#335: Should you get your mojo on?
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Michael #1: Introducing 'Trusted Publishers’
- PyPI package maintainers can adopt a new, more secure publishing method that does not require long-lived passwords or API tokens to be shared with external systems.
- Our term for using the OpenID Connect (OIDC) standard to exchange short-lived identity tokens between a trusted third-party service and PyPI.
- Instead, PyPI maintainers can configure PyPI to trust an identity provided by a given OpenID Connect Identity Provider (IdP).
- These API tokens
- never need to be stored or shared
- rotate automatically by expiring quickly
- provide a verifiable link between a published package and its source
- Additional security hardening is available
- Mojo may be the biggest programming language advance in decades - fast.ai blog
- Suggested by many listeners
- “Mojo combines the usability of Python with the performance of C, unlocking unparalleled programmability of AI hardware and extensibility of AI models.”
- A programming language compatible with Python, with performance similar to C++/Rust.
- “Mojo is designed to become a superset of Python over time by preserving Python’s dynamic features while adding new primitives for systems programming.” - emphasis from Brian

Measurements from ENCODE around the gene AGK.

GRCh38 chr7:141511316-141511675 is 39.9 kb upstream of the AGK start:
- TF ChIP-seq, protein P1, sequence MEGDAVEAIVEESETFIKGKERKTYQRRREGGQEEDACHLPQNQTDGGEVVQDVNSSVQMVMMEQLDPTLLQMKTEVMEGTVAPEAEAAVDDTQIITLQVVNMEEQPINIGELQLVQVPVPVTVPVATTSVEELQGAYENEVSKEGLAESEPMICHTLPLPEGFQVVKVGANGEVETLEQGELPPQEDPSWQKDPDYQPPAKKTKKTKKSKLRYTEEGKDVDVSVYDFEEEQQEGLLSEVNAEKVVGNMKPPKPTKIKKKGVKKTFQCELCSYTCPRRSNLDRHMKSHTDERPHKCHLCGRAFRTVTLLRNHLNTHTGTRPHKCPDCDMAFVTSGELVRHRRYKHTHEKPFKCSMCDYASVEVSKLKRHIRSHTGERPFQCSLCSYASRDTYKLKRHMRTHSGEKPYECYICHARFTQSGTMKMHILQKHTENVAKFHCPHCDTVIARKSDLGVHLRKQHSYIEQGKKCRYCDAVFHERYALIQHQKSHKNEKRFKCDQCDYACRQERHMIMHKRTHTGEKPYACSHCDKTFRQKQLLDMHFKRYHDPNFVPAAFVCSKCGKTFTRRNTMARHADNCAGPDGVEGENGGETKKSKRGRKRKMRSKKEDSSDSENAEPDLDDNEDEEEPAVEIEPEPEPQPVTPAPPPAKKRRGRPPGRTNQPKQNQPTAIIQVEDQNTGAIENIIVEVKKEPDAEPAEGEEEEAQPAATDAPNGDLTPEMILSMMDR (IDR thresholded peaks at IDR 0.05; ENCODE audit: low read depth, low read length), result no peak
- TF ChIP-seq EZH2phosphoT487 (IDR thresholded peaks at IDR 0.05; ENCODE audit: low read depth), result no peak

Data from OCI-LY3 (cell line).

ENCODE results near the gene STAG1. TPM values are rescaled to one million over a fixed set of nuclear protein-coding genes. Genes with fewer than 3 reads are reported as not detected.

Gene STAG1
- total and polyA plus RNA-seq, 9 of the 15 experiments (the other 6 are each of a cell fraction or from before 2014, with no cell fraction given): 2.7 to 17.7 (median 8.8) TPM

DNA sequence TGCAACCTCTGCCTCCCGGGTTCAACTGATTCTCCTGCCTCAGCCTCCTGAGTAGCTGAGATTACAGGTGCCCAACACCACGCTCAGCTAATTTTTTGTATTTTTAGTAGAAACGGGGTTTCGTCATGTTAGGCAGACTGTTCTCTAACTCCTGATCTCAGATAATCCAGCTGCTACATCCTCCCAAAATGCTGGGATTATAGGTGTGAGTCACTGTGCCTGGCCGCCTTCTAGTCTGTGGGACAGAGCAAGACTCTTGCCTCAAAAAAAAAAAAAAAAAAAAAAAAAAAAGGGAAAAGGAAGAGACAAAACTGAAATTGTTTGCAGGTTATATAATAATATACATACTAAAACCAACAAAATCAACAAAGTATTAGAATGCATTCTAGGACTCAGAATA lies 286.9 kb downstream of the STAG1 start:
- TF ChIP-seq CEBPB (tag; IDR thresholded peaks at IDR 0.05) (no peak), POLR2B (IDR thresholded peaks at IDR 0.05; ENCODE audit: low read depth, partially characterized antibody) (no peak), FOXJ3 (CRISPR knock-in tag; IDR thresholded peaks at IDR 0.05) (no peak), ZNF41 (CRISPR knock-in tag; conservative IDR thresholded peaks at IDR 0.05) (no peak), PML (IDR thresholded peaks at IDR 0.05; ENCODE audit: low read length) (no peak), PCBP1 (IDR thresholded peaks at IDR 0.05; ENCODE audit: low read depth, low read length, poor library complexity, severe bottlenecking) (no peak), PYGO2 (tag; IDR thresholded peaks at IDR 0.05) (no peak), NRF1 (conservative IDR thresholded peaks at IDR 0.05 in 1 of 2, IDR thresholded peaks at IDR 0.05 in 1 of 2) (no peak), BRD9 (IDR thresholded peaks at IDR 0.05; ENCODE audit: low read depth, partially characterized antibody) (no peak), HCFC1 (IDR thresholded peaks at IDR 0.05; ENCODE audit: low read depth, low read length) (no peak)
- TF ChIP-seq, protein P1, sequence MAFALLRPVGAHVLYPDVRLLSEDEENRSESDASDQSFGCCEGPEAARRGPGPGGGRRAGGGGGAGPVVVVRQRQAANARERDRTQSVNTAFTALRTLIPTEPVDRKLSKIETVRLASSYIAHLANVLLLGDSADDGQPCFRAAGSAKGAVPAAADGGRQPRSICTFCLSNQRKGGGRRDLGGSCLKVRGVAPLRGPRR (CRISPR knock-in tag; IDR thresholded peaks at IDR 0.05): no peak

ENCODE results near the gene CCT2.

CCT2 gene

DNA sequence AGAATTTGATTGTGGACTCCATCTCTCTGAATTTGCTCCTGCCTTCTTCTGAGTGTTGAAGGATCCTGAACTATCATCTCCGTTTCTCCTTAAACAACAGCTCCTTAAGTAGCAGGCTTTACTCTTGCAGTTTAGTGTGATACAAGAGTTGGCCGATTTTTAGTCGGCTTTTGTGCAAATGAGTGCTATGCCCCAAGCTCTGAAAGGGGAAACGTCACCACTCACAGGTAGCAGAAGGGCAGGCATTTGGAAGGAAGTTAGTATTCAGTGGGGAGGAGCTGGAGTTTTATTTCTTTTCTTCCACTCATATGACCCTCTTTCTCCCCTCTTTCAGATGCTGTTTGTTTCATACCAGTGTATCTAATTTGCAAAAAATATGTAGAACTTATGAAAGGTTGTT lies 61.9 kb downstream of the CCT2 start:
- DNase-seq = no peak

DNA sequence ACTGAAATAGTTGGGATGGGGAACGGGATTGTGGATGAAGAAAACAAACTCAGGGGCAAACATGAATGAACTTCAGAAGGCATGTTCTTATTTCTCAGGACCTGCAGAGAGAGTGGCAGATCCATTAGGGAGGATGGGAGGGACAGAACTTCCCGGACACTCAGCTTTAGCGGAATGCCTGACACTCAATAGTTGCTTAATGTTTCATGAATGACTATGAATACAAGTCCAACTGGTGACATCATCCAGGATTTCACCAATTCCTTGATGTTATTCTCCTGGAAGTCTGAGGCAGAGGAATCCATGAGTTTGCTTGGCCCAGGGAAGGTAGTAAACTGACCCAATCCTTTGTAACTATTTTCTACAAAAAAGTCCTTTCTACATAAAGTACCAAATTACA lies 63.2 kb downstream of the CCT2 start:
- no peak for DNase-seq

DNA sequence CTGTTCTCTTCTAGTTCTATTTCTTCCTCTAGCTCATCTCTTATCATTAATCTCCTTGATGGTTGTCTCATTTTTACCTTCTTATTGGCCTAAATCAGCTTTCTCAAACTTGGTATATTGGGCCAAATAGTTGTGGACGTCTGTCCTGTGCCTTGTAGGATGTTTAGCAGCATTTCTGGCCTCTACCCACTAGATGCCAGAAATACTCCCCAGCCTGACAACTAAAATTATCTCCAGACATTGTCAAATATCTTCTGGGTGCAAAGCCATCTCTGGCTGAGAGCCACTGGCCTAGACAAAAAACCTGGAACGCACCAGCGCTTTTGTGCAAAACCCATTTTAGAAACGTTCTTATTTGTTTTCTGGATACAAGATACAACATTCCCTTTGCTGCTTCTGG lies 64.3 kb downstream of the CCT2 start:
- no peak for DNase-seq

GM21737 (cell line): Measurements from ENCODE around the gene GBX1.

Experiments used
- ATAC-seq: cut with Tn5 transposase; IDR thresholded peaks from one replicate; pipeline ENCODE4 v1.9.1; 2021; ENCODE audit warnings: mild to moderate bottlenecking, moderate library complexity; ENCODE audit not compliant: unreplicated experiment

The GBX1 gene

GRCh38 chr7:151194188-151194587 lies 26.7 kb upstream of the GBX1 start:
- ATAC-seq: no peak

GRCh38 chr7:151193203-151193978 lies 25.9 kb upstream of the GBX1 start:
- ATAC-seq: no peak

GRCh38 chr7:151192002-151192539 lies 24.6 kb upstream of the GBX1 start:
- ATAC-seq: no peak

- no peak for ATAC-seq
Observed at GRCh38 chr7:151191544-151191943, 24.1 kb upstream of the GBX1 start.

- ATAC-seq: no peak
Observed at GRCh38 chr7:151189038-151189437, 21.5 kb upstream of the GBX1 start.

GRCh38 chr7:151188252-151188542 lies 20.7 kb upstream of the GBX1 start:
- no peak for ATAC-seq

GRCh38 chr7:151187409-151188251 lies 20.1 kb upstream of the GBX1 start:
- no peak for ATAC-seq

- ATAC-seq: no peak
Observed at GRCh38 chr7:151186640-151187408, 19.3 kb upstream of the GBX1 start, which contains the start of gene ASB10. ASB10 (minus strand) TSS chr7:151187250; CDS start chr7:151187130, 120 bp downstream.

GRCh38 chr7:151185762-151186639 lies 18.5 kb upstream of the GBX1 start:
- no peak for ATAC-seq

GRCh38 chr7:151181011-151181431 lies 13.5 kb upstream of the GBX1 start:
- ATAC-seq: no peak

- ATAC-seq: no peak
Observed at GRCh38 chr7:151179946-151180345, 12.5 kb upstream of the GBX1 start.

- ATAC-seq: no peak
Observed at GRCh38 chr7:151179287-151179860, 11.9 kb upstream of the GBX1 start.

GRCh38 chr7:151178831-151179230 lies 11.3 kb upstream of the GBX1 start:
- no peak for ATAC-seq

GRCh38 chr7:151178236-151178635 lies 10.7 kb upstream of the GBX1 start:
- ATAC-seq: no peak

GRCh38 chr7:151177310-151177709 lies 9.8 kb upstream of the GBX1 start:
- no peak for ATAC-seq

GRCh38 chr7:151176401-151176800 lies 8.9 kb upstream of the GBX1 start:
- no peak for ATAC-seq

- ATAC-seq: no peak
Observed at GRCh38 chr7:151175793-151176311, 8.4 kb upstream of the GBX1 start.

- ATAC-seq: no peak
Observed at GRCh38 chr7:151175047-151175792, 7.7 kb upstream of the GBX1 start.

- It’s not there yet, but still super cool
- Built on a MLIR, not LLVM
- “How compatible is Mojo with Python really?
- Mojo already supports many core features of Python including async/await, error handling, variadics, etc, but… it is still very early and missing many features - so today it isn’t very compatible. Mojo doesn’t even support classes yet!”
Michael #3: django-prose
- Wonderful rich-text editing for your Django project.
- Rendering rich-text in templates
- Small rich-text content (as model fields)
- Django Prose is using Bleach to only allow certain tags and attributes
- See the website for a screenshot of it in action
- Shunsuke Shibayama
- Suggested by Owen
- detailed analysis
- type checking
- plus things like out-of-bounds accesses to lists, and non-existent key references to dicts
- more readable reports
- and a VS Code extension
- pylyzer vs ruff
- “Ruff, like pylyzer, is a static code analysis tool for Python written in Rust, but Ruff is a linter and pylyzer is a type checker & language server. pylyzer does not perform linting, and Ruff does not perform type checking.”
- Some limitations and incomplete “todo list”. See README for more details.
Joke: Escape Room